Using a Riparian Corridor Index to Prioritize Climate Migration Routes in the Pacific Northwest

Tera Johnson
Posted on: 8/05/2019 - Updated on: 3/02/2020

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Project Summary

The Pacific Northwest (PNW) region is characterized by wet, mild winters and warm, dry summers. It lies within a climate gradient in which the southern end of the region experiences the greatest seasonal variation (i.e. coldest/wettest winters and hottest/driest summers). It is divided by the Cascade Mountain Range that runs north-south from Washington to Oregon. The landscape west of the Cascades is dominated by moist coniferous forests and the lower elevations east of the Cascades are dominated arid shrublands and grasslands.  

The region has warmed nearly 2°F since 1900, resulting in decreased snowpack, increased wildfires, and drought. Habitat suitability has also shifted, forcing organisms to move along climate gradients in order to track the same temperature regime. Riparian habitats have long been cited as a means to facilitate movement of species along these corridors because their microclimates are cooler compared to surrounding areas. Like stepping stones, animals can use these zones to disperse more easily as they travel to their preferred climate.  

Blanket solutions calling on land managers to restore all riparian zones overlook that these corridors differ in quality and protection status. The study Identifying riparian climate corridors to inform climate adaptation planning aims to help managers decide where to best focus their actions by calculating a riparian corridor index. The index values were found by calculating flow direction, accumulation, and length. Additionally, the corridor’s GAP status provided by the U.S. Geological Survey’s GAP Analysis Program (GAP) was used to determine the extent to which high-scoring riparian areas fell within designated protected areas.   

 The index considers the following variables:

The study found that steep, mountainous regions with dense forests scored the highest, while flat, modified regions scored lowest. High-quality corridors within flat regions were also the least likely to be protected, indicating that land managers should prioritize conserving these vulnerable areas. 

Important caveats not captured in the index include:

  • Areas of concentrated human modification that may not be reflected in the corridor’s overall score;

  • A high index score that may also facilitate the movement of non-native species and diseases; and

  • Computational limitations that prevented the researchers from considering corridors less than 90 m in size.

Despite the limitations and potential unintended consequences, the index is still a promising way to identify the best areas for conservation. Although the study focuses on the PNW, the process for calculating the index can be applied nationwide as the analysis considered values across hydrologic unit codes (HUC), which are used to classify watersheds throughout the United States.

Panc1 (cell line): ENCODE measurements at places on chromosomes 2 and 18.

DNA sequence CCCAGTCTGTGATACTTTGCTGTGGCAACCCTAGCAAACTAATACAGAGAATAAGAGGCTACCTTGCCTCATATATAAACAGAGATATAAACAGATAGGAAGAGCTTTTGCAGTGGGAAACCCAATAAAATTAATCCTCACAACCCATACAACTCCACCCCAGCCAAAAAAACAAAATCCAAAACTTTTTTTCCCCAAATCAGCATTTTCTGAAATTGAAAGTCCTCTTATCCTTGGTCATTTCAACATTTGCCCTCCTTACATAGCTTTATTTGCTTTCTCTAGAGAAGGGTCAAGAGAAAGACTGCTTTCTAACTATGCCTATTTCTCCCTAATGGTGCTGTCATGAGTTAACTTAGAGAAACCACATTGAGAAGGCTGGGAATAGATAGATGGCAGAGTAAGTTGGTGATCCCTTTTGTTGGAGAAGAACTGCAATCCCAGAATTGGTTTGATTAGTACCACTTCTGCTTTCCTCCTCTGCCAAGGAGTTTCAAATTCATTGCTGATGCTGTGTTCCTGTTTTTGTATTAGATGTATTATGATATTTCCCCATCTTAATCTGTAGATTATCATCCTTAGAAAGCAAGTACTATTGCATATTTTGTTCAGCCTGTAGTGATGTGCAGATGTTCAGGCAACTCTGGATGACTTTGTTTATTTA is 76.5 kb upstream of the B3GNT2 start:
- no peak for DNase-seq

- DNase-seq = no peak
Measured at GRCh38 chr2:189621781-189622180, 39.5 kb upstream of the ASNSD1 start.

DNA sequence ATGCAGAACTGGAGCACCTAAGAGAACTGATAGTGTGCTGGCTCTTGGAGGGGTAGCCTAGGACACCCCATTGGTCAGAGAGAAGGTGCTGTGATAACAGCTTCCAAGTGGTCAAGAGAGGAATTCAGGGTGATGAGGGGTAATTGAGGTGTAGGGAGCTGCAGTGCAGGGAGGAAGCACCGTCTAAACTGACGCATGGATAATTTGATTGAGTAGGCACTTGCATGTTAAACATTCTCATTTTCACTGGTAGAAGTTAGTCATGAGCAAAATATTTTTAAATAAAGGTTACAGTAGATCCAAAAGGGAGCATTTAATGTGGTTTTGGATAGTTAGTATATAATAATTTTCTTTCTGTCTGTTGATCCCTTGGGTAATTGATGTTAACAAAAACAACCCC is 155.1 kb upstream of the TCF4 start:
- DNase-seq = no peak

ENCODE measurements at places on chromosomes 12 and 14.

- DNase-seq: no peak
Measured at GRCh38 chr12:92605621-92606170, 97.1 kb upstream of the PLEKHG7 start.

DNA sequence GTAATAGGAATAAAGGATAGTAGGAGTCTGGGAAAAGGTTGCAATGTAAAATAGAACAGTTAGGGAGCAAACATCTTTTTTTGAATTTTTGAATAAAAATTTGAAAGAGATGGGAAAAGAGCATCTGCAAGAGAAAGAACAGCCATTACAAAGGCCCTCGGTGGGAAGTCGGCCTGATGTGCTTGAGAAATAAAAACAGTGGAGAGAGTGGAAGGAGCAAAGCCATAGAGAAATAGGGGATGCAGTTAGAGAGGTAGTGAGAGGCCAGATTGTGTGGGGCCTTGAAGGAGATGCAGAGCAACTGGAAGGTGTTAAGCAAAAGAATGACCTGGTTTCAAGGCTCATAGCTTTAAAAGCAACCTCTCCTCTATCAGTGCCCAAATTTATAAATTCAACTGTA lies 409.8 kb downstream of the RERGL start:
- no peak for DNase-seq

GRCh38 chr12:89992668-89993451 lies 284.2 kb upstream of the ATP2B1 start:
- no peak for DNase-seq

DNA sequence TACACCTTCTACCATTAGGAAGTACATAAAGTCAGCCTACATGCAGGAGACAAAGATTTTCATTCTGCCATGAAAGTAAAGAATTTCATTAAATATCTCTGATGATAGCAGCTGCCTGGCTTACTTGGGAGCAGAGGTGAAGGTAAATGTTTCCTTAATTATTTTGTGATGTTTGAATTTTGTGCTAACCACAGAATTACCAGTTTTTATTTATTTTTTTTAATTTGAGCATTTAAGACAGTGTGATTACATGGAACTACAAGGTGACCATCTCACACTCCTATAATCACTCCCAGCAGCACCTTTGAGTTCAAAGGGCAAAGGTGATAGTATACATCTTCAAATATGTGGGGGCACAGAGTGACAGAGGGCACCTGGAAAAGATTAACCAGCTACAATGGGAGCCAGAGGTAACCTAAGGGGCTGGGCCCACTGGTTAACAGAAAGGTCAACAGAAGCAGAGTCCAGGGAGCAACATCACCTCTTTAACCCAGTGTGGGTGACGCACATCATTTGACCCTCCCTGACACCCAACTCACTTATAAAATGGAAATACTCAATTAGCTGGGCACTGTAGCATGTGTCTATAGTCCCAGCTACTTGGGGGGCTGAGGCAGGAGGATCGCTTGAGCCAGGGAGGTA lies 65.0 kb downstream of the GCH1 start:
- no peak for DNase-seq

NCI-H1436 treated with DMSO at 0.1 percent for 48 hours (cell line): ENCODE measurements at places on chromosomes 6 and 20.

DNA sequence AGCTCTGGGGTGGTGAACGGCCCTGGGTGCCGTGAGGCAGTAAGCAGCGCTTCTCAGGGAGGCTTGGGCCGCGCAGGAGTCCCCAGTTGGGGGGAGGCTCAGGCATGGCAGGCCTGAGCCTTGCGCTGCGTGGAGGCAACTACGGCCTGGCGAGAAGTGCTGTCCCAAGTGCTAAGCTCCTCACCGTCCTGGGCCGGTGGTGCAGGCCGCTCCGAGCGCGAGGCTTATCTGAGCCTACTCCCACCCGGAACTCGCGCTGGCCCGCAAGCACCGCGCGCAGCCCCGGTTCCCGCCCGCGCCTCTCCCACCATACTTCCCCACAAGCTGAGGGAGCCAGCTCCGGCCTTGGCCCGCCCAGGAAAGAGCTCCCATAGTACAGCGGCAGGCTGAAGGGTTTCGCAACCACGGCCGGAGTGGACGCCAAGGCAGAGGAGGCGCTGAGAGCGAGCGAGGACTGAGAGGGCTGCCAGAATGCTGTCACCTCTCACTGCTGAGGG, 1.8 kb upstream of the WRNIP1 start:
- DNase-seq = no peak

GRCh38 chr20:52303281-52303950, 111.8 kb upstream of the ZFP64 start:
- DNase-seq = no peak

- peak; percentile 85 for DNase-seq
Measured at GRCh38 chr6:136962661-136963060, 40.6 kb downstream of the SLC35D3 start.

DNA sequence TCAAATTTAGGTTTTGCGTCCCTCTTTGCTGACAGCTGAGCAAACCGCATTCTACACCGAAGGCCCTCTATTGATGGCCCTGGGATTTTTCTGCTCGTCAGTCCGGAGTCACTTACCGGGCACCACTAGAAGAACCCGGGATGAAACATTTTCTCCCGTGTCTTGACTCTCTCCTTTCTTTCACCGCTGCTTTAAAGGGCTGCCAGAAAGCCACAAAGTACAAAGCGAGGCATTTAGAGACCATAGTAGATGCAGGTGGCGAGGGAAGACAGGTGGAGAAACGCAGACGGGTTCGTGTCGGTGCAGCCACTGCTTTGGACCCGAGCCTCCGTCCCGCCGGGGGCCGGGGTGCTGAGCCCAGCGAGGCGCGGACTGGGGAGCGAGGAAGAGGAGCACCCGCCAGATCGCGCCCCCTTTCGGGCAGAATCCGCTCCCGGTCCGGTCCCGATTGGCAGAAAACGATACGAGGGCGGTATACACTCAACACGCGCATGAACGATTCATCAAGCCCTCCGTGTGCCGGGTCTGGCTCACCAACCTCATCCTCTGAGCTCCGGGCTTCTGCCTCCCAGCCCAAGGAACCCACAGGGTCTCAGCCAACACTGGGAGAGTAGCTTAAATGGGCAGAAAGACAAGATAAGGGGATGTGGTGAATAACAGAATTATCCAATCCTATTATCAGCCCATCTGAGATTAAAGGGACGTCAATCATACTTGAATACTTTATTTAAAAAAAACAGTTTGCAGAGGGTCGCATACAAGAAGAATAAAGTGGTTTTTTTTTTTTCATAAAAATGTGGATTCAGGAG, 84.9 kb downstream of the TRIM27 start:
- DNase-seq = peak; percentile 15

Johnson, T. 2019. Using a Riparian Corridor Index to Prioritize Climate Migration Routes in the Pacific Northwest [Summary of a project by the Climate Impacts Group]. Retrieved from CAKE: (Last updated August 2019)

Project Contacts

Affiliated Organizations

The Climate Impacts Group (CIG) is an internationally recognized interdisciplinary research group studying the impacts of natural climate variability and global climate change (“global warming”). Research at the CIG considers climate impacts at spatial scales ranging from local communities to the entire western U.S. region, with most work focused on the Pacific Northwest (PNW). Through research and interaction with stakeholders, the CIG works to increase community and ecosystem resilience to fluctuations in climate.

The Nature Conservancy is the leading conservation organization working around the world to protect ecologically important lands and waters for nature and people.

OUR MISSION: To apply human ingenuity to the preservation of species, populations, and ecosystems using scientific principles, innovative approaches, and lasting partnerships with conservation practitioners.

Conservation Science Partners is a 501(c)(3) nonprofit collective established to meet the analytical and research needs of diverse stakeholders in conservation projects. We connect the best minds in conservation science to solve problems in a way that’s comprehensive, flexible, and service-oriented.